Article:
The galleries for the show are purpose-built, as the space does not contain fixed internal galleries orientated towards showing art. For this show, Ithra built a small warren of rooms, each mirrored on the outside, so the audience, in a slightly belaboured metaphor, could see themselves as part of the show, triggering memories within them.
At the opening, visitors used the mirrors mostly to snap selfies – a mobile phone-led engagement that Pistoletto memorialised in his portrait of Saudi society, Perzone in Communicazione (people in communication), in which three groups of people look at their phones or use their cameras.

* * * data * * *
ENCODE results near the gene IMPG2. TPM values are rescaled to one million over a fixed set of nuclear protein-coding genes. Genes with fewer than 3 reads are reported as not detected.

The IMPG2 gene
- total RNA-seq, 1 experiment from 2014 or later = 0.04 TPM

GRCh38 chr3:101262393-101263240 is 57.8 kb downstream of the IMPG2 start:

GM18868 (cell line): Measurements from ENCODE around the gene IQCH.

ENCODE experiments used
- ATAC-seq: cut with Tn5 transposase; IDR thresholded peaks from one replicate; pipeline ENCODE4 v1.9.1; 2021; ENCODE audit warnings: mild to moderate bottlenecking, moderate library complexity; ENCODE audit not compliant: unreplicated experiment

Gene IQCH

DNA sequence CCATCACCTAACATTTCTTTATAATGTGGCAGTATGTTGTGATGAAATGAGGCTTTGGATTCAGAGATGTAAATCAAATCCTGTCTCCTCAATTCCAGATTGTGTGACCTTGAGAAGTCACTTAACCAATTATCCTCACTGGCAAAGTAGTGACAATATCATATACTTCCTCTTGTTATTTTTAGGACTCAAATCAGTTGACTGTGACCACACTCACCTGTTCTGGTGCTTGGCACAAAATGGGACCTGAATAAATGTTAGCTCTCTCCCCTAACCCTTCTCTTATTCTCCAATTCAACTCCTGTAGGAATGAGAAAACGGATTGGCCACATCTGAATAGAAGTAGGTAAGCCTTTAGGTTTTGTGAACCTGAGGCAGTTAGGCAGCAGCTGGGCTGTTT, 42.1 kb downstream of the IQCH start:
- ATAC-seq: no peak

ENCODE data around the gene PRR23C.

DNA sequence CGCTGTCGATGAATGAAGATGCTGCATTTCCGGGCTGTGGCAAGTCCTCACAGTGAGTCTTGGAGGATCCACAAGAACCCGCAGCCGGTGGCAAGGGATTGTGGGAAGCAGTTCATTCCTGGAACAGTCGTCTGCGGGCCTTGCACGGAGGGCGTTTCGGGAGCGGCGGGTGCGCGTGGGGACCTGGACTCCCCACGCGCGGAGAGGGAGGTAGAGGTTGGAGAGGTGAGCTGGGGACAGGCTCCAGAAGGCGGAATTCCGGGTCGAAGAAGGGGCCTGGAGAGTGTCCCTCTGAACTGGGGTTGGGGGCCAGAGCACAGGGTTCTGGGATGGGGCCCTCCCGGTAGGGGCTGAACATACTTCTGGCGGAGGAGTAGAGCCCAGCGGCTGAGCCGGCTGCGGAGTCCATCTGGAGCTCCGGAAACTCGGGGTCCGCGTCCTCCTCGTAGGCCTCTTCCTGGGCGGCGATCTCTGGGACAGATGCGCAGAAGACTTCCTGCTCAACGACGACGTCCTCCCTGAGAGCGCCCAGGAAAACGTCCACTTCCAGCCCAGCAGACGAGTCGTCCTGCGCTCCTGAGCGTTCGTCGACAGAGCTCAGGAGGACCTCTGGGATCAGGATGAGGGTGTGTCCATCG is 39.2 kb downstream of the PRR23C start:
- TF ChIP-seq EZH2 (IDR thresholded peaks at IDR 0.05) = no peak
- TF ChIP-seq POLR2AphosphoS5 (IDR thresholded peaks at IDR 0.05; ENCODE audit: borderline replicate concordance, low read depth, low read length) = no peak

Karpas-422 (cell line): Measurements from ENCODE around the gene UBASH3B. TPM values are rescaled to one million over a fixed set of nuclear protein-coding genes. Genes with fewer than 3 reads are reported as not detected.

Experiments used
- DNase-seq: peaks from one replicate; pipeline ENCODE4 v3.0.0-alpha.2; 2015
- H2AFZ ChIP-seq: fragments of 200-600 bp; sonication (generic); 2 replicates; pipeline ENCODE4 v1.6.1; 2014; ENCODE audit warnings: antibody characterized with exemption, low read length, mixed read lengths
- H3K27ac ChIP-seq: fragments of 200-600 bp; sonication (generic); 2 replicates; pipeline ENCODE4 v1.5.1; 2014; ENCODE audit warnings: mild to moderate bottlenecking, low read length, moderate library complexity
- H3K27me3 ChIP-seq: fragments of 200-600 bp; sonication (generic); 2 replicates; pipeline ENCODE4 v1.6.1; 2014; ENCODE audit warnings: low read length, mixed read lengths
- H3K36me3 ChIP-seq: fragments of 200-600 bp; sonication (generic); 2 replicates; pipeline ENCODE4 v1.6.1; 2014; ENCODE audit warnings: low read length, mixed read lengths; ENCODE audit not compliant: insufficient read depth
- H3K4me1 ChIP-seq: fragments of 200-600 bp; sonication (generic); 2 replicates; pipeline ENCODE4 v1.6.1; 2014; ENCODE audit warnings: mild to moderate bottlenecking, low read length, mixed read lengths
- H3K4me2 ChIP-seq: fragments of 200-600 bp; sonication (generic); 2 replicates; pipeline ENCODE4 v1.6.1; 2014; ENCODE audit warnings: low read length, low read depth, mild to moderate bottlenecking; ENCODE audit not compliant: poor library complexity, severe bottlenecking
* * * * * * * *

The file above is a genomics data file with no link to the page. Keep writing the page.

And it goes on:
Elsewhere, visitors played with the audio and visual components of the centre's other show, Being Saudi, trying on headphones to hear different Saudi Arabian music styles or superimposing their faces on various kinds of tribal dress. A small black disc the size of an ice hockey puck stored the choices you made and offered you a representation of your Saudi self as you left the show. It was true to form about what it means to be Saudi now.
"Saudis engaged with each other in digital space before they did it in public space," said Alsultan during a panel discussion at the show's opening. There were murmurs of assent in the audience.
As Ithra shifts its focus from international programmes to its four storeys of galleries, one of their most important roles might simply be to provide a place for community exchange.